Med students taught outside U.S. may be denied domestic training

Medical schools in New York want to it make nearly impossible for foreign schools to use New York hospitals for clinical training. The 16 New York med schools are lobbying the State Board of Regents to only allow foreign schools to send students to New York hospitals for electives in their fourth year, reports the New York Times.

Their campaign promotes the AMA stance that "the core clinical curriculum of a foreign medical school should be provided by that school and that U.S. hospitals should not provide substitute core clinical experience."

This will hurt Caribbean medical schools that guarantee clinical training in the U.S. during students' third and fourth years. Many of the small islands lack the hospitals to offer such hands-on training, according to the newspaper.

Domestic medical school deans, though, argue that large for-profit Caribbean schools are simply bribing New York hospitals with millions of dollars to accept their students. "These are designed to be for-profit education mills to train students to pass the boards, which is all they need to get a license," Dr. Michael J. Reichgott, a professor at the Albert Einstein College of Medicine in the Bronx, told the Times.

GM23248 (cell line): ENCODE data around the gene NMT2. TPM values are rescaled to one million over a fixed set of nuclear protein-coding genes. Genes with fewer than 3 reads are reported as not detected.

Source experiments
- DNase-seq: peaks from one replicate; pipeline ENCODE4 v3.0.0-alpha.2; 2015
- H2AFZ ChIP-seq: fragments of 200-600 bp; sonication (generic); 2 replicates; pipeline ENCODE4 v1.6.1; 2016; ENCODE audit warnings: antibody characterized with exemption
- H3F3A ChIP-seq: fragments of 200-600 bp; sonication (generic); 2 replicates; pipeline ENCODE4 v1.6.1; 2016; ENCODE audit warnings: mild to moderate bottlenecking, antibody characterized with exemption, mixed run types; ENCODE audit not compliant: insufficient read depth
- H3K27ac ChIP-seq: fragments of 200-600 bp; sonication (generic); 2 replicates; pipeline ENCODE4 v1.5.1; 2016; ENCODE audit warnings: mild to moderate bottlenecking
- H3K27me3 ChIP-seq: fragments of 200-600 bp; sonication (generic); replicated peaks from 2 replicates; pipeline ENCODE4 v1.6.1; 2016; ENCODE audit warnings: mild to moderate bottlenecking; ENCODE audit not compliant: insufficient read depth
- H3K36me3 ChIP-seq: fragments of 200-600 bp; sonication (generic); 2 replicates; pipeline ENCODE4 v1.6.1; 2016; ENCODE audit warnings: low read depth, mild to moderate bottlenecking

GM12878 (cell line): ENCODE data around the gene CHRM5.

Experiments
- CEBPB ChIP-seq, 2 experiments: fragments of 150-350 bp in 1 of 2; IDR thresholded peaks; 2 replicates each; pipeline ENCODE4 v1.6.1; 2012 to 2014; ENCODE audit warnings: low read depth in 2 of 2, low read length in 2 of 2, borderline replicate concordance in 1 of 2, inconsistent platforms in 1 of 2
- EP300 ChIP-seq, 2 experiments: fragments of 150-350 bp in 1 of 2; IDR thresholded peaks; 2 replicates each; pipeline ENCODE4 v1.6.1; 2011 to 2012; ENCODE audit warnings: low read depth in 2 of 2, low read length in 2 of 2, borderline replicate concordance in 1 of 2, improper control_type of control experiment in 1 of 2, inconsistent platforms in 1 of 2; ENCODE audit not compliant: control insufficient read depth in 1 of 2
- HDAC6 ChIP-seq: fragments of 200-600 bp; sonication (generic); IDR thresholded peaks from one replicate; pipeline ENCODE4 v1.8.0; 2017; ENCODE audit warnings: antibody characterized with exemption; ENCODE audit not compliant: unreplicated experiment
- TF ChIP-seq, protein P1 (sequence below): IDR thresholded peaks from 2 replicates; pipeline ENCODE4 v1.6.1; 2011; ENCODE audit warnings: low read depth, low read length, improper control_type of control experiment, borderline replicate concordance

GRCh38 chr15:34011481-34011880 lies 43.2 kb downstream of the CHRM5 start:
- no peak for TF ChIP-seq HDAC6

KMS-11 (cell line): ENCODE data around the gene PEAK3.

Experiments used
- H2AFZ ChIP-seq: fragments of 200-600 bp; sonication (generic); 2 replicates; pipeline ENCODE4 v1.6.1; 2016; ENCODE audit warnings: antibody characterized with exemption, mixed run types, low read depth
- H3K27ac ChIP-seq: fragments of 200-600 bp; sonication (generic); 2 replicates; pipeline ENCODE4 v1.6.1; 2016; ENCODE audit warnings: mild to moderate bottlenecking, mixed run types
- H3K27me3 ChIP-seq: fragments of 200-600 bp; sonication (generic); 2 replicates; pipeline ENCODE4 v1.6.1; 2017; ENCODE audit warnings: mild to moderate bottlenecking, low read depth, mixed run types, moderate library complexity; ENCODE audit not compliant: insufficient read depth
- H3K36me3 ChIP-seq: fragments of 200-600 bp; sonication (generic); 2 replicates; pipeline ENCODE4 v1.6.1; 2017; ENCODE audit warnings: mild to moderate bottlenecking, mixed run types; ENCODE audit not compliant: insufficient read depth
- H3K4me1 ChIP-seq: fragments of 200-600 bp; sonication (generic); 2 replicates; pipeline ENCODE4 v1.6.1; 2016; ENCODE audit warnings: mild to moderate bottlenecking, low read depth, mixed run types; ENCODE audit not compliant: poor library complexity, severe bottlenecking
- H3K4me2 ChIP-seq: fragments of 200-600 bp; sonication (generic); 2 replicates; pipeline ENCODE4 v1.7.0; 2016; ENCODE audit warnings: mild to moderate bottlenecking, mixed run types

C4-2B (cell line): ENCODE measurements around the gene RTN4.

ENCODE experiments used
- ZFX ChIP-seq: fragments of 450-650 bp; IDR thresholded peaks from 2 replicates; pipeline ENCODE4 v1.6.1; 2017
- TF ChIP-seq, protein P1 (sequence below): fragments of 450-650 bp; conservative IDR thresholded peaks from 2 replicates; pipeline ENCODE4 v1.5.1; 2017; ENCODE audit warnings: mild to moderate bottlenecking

According to a memorandum submitted to the Regents earlier this month, the top Caribbean med schools have been able to prove their academic credibility as they continue to admit students with competitive backgrounds, said Frank Muñoz, a deputy state education commissioner.

The proposed changes may affect the licensing of physicians across the U.S. as the healthcare industry expects a substantial doctor shortage as early as 2015. With only 18,600 out of more than 42,000 applicants accepted to domestic medical schools each year, some of those rejected turn to foreign schools, notes the Times. Lacking the prospect of U.S. clinical training, they may not.

For more:
- read the New York Times article

Suggested Articles

The profit margins and management of Community Health Group raise questions about oversight of managed care insurers.

Financial experts are warning practices about the pitfalls of promoting medical credit cards to their patients.

A proposed rule issued by HHS on Tuesday would expand short-term coverage, a move Seema Verma said will have "virtually no impact" on ACA premiums.